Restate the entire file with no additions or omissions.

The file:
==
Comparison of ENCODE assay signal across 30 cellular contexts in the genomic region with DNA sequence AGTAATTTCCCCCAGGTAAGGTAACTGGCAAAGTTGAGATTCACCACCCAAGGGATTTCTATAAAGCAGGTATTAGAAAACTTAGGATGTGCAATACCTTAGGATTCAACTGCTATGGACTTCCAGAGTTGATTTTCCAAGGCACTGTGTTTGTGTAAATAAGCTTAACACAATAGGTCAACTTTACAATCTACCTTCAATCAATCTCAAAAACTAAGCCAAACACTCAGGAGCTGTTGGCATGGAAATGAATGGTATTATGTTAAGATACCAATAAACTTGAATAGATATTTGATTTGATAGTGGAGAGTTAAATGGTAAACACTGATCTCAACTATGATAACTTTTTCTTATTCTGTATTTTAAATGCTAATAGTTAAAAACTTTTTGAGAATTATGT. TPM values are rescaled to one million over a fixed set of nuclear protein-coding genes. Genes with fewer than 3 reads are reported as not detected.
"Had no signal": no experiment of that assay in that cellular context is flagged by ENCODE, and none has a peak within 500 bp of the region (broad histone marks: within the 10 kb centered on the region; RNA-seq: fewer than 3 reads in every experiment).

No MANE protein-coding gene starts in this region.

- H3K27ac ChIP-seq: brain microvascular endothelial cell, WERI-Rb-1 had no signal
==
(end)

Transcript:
Comparison of ENCODE assay signal across 30 cellular contexts in the genomic region with DNA sequence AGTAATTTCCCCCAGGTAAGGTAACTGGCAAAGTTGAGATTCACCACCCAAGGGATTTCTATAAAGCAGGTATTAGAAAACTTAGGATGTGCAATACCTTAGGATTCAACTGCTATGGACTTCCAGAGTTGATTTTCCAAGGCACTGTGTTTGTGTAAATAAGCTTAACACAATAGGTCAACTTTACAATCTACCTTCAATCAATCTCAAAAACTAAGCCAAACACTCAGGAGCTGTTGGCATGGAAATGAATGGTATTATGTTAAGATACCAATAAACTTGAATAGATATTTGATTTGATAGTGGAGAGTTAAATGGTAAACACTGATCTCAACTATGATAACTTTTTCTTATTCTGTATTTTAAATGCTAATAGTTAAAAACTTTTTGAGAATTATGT. TPM values are rescaled to one million over a fixed set of nuclear protein-coding genes. Genes with fewer than 3 reads are reported as not detected.
"Had no signal": no experiment of that assay in that cellular context is flagged by ENCODE, and none has a peak within 500 bp of the region (broad histone marks: within the 10 kb centered on the region; RNA-seq: fewer than 3 reads in every experiment).

No MANE protein-coding gene starts in this region.

- H3K27ac ChIP-seq: brain microvascular endothelial cell, WERI-Rb-1 had no signal